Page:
Video Games and the Circle Theory - Assassins Creed Review

All this can be yours

There's something I've been meaning to write about for a while. Originally it was going to be a review of Assassins Creed, a fairly recent video game released by Ubisoft. However, I kept putting it off until the game went from "fairly recent" to a "distant memory long forgotten." It's a shame because I really had a lot to hate on, and a lot to like on, (but mostly things to hate on).
In a way this passage of time has been a good thing though, because it has given me a chance to further reflect on just how much of a waste of time this experience was.

For those of you who don't know, Assassins Creed was a much hyped video-game title which allowed you to freely roam ancient civilizations and stab anyone you want.

"Did someone order a stabbing?"

If you know me, an opportunity to stab just about anything or anyone is worth my time. I truly looked forward to the prospects of leaping onto a lone soldier from afar and giving him a swift knife to the neck. In all fairness, Assassins Creed as a concept is solid.
It also helps that all this glorious knifing is beautifully rendered with some of the finest graphics and fluid animations I've ever seen in a game.

So there's that.

But there's also a ton of other crap nobody really asked for. Like rooftop races to collect flags and time-based murder missions. These are all good and fine (when they aren't effing impossible), but the problem is the game tries to sell itself as being:

"(somewhat kind of maybe) BASED ON REAL EVENTS."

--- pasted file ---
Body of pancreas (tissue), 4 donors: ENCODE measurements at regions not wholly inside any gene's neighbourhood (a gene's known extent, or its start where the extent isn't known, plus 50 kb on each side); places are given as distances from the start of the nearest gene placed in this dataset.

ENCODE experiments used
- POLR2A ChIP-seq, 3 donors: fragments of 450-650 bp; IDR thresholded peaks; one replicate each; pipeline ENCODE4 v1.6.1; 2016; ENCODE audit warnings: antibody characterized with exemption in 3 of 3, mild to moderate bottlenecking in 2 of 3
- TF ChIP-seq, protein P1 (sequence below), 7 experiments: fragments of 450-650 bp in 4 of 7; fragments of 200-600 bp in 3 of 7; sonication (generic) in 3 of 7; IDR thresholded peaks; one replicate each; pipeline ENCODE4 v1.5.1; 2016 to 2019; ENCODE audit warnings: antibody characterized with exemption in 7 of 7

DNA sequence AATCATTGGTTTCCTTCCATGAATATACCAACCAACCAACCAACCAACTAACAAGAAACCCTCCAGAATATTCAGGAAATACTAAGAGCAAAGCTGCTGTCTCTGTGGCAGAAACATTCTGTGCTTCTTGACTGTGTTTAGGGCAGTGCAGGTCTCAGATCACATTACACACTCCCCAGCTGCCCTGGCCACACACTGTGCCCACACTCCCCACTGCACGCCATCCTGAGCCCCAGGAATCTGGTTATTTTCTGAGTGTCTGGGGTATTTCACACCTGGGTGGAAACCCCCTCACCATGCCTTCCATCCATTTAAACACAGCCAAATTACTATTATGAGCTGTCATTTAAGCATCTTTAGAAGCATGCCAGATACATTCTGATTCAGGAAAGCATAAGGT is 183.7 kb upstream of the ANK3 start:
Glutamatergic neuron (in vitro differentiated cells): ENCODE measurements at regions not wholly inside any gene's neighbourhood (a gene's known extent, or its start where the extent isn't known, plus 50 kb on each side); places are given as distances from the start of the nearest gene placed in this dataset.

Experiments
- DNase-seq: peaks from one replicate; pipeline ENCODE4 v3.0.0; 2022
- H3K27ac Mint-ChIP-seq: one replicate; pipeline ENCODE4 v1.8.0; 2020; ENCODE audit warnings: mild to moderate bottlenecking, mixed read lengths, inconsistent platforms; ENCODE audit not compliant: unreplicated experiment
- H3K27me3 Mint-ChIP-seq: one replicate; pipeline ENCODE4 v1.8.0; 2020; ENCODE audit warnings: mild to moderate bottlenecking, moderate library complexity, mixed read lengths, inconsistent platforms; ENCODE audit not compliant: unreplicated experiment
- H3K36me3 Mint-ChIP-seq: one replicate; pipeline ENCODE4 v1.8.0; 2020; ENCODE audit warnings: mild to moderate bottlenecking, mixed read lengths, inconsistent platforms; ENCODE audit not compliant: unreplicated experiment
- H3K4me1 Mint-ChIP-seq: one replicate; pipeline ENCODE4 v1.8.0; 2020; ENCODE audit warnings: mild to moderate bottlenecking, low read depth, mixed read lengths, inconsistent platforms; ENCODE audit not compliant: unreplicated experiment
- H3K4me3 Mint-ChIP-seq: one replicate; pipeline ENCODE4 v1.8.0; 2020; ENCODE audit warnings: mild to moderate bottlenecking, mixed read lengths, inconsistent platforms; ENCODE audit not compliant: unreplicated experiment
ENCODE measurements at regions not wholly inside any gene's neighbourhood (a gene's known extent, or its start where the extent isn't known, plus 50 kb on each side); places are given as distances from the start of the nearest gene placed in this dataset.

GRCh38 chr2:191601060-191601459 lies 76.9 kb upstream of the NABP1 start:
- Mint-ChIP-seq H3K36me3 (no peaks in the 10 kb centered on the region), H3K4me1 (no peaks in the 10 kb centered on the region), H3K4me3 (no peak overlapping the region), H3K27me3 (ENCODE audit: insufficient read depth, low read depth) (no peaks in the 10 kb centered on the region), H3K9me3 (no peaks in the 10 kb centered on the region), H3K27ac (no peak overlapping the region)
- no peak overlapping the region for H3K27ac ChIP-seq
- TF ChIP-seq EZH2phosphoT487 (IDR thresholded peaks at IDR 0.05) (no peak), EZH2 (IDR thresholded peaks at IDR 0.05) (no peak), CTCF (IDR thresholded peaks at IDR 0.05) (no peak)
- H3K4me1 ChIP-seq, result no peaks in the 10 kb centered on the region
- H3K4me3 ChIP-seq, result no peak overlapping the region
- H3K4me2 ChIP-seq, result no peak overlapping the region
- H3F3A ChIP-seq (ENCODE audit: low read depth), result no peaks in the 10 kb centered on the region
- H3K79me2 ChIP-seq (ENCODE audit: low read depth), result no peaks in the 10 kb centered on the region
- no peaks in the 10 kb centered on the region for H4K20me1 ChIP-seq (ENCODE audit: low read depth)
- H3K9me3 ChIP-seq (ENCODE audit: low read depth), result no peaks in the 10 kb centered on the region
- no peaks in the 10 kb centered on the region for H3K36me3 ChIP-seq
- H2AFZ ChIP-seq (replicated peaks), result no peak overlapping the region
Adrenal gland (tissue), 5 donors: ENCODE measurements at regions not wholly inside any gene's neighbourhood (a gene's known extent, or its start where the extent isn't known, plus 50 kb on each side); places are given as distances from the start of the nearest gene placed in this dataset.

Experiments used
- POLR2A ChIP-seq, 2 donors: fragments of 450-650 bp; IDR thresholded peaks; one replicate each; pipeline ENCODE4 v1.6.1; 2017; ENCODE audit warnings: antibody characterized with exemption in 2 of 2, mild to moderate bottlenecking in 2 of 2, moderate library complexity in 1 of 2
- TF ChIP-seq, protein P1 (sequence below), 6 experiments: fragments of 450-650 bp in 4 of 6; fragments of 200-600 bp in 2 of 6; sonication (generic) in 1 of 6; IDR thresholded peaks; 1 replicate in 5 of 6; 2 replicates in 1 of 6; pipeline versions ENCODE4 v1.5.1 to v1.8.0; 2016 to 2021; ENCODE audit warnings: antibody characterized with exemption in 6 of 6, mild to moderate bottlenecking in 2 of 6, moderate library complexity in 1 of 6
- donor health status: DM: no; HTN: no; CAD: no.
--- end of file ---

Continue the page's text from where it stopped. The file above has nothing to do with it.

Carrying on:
When really the closest this statement ever comes to reality is:


The game makes up for the historical inaccuracies (like jumping off of towering Churches into tiny hay barrels) by adding in a twinge of science fiction. They very logically explain this. You see, it's all supposed to be a digital simulation of the main character's ancestors memories, who is being exploited by an evil company, to find an ancient object, that gave Jesus the power of magic.

No, it doesn't make any effing sense whatsoever. At all. In fact, we're all that much dumber for just reading that previous sentence. But that's really what this game was saying.
So imagine how I felt after playing this for numerous hours up to the point where all this information is laid out in front of me.
Yeah, I did lower my head in disappointment and give the television the middle finger.
And no one was there to see it.

Now, I am a Christian, and I will admit the whole "blasphemy" part of the game was a tad insulting to me. Surprisingly, because I usually give a bit of leeway to storytelling. But none of it was nearly as insulting as the utter and complete level of retardedness this game had achieved on it's own.


But whatever, hey, I get to stab people. Right?

Well, yeah. The problem is, not always the RIGHT people. For example, you might be running at a guard, leap off the ground, and then find yourself landing on top of some poor lady and knifing her in the back.
Suddenly you go from hero of the poor and weak, to a downright monster.
I will admit, this did give me an opportunity to lower my controller in a moment of introspection and ask myself what kind of a man I truly was.
In reality it was the game just not working.

But you do get to stab people.

The only other problem with this is what I have been meaning to talk about.
This is a theorem for video-games.

If you don't play video games, or simply don't know how to play video games, this is all you need to know.

1.The Circle Theory - Any enemy or boss, can and will be solved by means of moving your character in circles around said enemy or boss.

That's it.
So do you want to know how I beat Assassins Creed?

I spent a solid twenty minutes running in circles.
I hit the guy once, then back to the circles while my health recharged.
It took so much effing time.
It took so much time that I lied.
It really took an hour.
I died once.
I even ate a sandwich while holding the run button down with my chin.

That's when I realized how bad of a game Assassins Creed is. It doesn't even need me there to play it.
So what's the moral of this story? Stabbing people doesn't always pay and running in circles is the solution to everything. Sounds good to me.

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